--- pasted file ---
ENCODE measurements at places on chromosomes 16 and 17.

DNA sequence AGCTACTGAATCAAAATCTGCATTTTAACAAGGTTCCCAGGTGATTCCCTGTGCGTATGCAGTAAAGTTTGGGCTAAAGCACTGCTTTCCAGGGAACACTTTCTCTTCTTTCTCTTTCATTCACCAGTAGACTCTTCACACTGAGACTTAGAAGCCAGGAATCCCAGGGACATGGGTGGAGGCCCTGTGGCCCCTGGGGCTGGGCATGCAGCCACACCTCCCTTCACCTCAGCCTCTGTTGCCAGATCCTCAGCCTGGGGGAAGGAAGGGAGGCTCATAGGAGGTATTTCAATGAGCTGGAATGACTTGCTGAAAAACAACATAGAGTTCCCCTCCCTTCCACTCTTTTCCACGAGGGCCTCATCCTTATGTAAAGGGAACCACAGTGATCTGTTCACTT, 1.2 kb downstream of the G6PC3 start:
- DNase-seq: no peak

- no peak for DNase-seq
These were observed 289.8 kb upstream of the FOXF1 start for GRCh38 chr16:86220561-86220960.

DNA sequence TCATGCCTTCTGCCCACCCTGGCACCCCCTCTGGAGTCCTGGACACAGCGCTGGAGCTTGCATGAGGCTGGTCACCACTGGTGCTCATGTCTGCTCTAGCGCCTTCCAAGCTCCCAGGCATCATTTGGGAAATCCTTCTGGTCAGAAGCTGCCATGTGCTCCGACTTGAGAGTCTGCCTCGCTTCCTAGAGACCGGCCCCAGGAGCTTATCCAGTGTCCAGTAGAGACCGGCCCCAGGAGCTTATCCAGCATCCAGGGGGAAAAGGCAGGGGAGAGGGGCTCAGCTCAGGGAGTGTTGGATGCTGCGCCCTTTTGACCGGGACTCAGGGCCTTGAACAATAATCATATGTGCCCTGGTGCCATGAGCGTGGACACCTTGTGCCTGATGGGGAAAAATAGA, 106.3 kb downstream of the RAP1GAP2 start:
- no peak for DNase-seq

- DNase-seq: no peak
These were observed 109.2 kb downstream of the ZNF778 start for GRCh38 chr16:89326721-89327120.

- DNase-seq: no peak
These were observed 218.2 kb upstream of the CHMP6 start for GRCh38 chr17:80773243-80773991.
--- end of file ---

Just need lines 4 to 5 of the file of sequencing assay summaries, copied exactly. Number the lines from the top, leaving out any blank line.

- no peak for DNase-seq
These were observed 289.8 kb upstream of the FOXF1 start for GRCh38 chr16:86220561-86220960.